There is a two-day workshop on The Foundations of Data Science for Students in Grades K-12 hosted at the National Academies. The workshop is in-person and online; if you registered (or if you did not!), you can watch a livestream here: https://www.nationalacademies.org/event/09-13-2022/foundations-of-data-science-for-students-in-grades-k-12-a-workshop-days-1-and-2
I’ll keep these short, as I might not otherwise share them (and I’d rather share something rather than nothing!).
I thought the three commissioned papers others wrote (on critical data literacies, the national implementation landscape, and tools to support data science) were … really good and complementary. The tools paper makes clear thoughts around the benefits and drawbacks of different types of tools (particularly: spreadsheets, visual tools, scripting/coding-based tools) that I’d been loosely pondering, but which had not coalesced for me until this point. The critical data literacies paper is a bit of a masterpiece (as was the presentation). The focus on a relatively small set of papers that exemplify what work with students intended to support a critical perspective was helpful; as was the constructive evaluation of the strength of the research evidence we have gained from those papers. The landscape paper helped me to see how there is a high degree of alignment across curricular standards and to understand how (surprisingly!) widespread - yet still limited in absolute terms - data science courses in high schools are.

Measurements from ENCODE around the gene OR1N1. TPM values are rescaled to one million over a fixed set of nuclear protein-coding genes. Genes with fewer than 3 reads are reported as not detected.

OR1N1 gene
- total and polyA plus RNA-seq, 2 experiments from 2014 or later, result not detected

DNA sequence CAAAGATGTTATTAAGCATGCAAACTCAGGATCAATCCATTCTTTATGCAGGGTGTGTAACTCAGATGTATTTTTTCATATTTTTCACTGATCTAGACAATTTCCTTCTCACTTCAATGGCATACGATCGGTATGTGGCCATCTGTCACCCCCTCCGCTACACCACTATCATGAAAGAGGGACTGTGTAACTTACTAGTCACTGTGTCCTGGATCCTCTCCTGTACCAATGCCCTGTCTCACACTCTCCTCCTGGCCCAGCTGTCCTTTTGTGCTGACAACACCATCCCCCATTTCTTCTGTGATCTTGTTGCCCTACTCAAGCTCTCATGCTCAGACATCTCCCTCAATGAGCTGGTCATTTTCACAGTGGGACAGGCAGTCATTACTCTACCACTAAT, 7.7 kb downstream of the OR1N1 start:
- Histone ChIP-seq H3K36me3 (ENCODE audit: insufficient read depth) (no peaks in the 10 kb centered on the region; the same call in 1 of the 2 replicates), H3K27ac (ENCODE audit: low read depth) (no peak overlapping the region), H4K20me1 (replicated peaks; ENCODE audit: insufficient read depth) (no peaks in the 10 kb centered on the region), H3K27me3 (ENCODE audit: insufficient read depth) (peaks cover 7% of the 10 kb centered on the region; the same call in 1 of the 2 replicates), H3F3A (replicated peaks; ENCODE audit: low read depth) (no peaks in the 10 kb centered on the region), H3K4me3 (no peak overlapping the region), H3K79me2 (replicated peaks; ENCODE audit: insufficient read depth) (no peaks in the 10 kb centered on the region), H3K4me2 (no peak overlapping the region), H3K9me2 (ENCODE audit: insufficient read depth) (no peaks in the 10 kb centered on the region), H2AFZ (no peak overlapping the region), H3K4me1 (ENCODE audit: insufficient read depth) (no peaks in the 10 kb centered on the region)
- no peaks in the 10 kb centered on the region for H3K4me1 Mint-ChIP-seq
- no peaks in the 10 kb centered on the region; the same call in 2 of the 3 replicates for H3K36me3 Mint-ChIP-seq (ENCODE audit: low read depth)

There are many different perspectives and also values that participants in the workshop bring. This is a strength, especially at this early stage in the development/emergence of data science education. This also made it hard to see what consensus - if any - was growing about what we already know and should do next. Overall, though the variety of voices (and diversity in degrees of experience doing data science, statistics education, or CS Education research - and teaching - was a strength.
The hybrid modality worked well; it was good to see 100s of online participants and to hear their questions and ideas.
I have had the experience several times of hearing someone else say something that I thought or briefly considered; it was humbling and also validating to hear others’ more fleshed out thinking on - to pick out a random example - the importance of tools to support not just data analysis, but also data literacy.
The co-organizers, committee, and program officers and staff have done a great job; it’s a well-organized event.
The second day is - so far - more focused on identifying next steps, and I am keen to hear what others think these are and to try to sum up the latter half of the workshop tomorrow.